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Old 01-26-2020, 08:07 AM   #49
aron
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Join Date: Jul 2008
Location: Natal Transvaal
Posts: 5,169
Default Becoming God in a limited sense

Quote:
Originally Posted by JacobHoward View Post
I've just posted an entry in "Deconstructing False Doctrine" on Minister of the Age doctrine (MOTA). The first entry talks about what Witness Lee taught, how members reacted, and what the Bible actually says (https://thelordsrecovery.org/2020/01...corinthians-3/).
Not that you need my seal of approval, but good job. And "deconstructing" is a good word for the title. The whole thing is a construction, that needs to be worked down to its root. Because it's all built on the slenderest of reeds.

Another idea worth deconstructing: that we become God.

http://www.forthetruth.org/pdfs/02_02_a1.pdf

"We are mindful of the fact that many will react in dismay, perhaps in horror, to find themselves confronted with the assertion that in Christ and through God's complete salvation we who believe in Christ and are in Christ will become God in the limited sense posited here."

This limitation is stated as:

1. Without any essential change in the Godhead
2. Not the same as God in rank or position
3. Not as an object of worship

But supposedly we're becoming God in life and nature.

I noted the qualifier, the "limited sense" of being God. My cat is a member of my family, in a limited sense. It lives inside the house and eats food. By the same token, my cat is like my dog in that both have 4 legs, a tail, and fur. I'm like the Queen Mary in a limited sense, that we both can float in the ocean.

But as suggested above, "being like" something and becoming that something are two different ontological propositions. Seems to me that this is especially true when the two things compared are fallen, created, sinful human beings and sinless Creator. I mean, yes we are "like God" in some limited sense, but those very limitations make "becoming God" an empty phrase. Too many qualifiers, all imposed by the same fallen, finite human being, on who and what God is (and is not). How can we in our ignorance - we see, but darkly, said Paul - define "God" sufficiently in order to place ourselves as "God" in some limited capacity? Does God by definition have these constraints we place on ourselves?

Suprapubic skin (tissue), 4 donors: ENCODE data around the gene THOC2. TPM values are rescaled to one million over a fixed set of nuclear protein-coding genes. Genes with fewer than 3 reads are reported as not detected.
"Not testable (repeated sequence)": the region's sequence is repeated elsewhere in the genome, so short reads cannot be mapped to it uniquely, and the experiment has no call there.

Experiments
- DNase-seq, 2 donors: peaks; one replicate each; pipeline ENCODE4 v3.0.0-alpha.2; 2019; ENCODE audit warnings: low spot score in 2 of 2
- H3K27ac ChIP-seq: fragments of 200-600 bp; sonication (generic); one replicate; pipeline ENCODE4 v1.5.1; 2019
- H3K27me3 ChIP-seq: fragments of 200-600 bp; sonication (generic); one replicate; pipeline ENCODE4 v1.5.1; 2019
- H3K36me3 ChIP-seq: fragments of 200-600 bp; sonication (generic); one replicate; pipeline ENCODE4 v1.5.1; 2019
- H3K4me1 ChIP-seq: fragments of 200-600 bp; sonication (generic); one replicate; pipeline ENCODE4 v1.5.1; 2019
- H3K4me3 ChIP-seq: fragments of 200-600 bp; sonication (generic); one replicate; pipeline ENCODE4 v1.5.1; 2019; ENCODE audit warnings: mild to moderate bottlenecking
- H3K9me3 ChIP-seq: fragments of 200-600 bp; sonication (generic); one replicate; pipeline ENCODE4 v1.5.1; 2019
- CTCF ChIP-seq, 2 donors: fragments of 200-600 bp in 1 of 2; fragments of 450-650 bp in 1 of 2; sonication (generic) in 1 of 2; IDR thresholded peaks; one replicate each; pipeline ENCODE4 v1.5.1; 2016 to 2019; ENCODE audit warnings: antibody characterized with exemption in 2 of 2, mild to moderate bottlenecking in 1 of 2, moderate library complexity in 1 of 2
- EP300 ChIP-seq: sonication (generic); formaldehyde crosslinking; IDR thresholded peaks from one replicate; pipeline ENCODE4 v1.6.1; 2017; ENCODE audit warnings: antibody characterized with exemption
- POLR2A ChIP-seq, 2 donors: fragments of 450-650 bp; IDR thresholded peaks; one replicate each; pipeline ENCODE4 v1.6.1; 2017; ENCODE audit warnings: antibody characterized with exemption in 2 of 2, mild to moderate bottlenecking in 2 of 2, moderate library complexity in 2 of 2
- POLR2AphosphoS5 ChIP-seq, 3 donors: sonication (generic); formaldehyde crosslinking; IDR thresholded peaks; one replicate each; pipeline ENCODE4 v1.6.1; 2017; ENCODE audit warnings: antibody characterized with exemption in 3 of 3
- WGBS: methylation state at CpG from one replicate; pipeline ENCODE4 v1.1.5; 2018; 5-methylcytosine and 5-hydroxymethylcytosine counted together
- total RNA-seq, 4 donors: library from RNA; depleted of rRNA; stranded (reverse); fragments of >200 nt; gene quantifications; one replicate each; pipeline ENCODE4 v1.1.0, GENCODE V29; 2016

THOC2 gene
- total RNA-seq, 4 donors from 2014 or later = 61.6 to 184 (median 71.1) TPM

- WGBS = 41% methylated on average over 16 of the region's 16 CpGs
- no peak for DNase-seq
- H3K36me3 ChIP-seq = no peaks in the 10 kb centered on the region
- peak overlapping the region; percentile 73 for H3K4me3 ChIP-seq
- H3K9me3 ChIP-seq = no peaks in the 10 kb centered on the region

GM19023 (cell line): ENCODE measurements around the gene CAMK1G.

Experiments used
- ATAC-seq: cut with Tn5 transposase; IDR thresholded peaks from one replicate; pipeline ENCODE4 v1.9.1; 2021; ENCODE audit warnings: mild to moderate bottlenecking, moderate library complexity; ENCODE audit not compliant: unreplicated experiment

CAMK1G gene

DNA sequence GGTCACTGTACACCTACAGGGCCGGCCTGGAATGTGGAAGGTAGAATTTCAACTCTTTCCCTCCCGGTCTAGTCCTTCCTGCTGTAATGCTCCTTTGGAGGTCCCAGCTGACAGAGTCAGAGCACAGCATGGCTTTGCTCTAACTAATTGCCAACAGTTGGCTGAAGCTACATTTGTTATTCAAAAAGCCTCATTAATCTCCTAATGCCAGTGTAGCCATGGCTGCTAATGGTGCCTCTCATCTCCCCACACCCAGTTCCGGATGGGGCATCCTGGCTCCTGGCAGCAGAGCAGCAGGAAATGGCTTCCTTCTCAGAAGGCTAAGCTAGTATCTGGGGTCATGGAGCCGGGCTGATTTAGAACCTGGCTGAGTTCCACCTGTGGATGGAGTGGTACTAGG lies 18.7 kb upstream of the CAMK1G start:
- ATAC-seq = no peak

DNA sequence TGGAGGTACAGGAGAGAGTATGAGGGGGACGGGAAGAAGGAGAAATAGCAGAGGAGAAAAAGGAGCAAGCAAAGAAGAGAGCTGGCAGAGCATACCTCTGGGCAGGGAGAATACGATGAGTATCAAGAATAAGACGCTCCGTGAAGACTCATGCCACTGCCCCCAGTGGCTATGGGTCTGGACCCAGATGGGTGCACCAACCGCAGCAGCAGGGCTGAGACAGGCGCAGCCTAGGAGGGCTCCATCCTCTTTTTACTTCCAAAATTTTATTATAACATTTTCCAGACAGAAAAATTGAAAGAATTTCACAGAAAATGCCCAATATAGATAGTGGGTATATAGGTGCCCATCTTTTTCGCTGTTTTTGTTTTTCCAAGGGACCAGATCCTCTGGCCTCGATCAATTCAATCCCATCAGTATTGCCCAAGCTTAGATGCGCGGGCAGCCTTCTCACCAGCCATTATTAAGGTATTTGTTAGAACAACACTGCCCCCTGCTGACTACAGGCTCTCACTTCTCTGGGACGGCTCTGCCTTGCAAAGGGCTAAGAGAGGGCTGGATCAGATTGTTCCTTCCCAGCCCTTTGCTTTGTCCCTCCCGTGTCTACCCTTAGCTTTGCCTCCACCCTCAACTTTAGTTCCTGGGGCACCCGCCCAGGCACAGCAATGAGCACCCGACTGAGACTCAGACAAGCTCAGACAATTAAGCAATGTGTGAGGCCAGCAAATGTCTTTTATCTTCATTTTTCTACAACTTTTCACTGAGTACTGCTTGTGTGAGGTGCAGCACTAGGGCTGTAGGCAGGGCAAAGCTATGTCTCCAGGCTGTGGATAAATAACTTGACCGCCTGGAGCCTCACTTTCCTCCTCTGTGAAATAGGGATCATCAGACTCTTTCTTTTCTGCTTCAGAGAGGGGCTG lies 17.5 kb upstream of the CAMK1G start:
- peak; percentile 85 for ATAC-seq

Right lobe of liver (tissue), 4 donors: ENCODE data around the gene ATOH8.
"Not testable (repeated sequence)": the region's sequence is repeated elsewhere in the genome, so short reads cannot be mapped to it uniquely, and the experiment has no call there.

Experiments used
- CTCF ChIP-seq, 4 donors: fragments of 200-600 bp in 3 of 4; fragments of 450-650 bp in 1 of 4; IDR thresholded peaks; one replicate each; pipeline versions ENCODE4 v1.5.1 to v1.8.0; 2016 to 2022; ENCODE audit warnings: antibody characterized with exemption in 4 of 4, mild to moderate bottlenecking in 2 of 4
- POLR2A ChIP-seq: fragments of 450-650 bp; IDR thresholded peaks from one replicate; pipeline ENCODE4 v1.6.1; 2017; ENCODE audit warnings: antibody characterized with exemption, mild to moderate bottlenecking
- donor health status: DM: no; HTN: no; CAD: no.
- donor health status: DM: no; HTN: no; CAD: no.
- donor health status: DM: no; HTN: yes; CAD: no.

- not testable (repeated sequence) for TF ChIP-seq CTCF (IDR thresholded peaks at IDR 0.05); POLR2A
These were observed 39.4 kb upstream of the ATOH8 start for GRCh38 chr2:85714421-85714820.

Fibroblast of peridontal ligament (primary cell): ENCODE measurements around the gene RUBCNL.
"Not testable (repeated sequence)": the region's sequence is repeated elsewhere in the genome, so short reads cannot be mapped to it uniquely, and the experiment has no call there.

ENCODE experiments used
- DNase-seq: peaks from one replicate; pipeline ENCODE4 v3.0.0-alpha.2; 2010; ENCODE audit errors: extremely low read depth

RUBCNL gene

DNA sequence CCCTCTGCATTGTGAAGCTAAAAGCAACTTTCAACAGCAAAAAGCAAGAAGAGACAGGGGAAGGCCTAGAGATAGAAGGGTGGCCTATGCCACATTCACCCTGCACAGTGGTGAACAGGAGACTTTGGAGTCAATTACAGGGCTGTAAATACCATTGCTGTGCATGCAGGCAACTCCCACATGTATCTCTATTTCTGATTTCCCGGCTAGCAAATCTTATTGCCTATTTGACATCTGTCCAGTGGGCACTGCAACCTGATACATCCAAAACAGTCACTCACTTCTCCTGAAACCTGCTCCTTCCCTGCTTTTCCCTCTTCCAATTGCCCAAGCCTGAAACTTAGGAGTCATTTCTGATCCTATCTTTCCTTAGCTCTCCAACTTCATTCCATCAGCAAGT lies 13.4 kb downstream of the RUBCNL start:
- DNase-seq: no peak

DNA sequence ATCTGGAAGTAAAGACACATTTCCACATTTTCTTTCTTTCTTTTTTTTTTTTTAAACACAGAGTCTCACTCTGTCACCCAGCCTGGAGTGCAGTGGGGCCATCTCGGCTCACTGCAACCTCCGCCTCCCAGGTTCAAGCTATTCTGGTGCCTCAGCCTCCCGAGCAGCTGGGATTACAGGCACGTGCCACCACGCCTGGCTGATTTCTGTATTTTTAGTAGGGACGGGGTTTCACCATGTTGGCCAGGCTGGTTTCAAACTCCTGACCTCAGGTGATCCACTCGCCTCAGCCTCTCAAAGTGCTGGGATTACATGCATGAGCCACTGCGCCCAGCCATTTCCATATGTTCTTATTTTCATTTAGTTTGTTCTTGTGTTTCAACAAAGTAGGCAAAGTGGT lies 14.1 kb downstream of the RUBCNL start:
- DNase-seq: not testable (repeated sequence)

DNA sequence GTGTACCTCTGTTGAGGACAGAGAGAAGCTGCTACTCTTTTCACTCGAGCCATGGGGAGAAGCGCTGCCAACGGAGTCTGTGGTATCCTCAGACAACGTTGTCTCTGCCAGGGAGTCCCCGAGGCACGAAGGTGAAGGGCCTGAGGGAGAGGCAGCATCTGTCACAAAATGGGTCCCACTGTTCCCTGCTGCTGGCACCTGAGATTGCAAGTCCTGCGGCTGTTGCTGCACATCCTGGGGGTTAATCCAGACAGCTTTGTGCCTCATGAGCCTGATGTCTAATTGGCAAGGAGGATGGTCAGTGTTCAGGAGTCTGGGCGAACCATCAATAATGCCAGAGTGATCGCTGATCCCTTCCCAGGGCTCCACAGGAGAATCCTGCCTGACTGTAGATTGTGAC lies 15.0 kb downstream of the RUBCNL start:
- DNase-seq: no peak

I'm not sure all this asserting and positing is within our purview, unless our purview is to publish documents, and sell them. Beyond generating revenue and filling sermon time I'm not sure what utility it really serves.

My reaction isn't horror nor dismay, but simply a critique, or disagreement, a la LSM's own "Affirmation and Critique". I don't think the idea makes much sense, or has much value.

Put differently, what's the point of pushing conjecture that you state will elicit horror and/or dismay among many of your readers? Will the conceptual value of "becoming God" really be a spur to their human living, any more than "We all have to stand at the Judgment Seat of Christ, to give account of whatever we've done"? How is an idea with such tenuous and debatable logic going to bring us all somewhere good?
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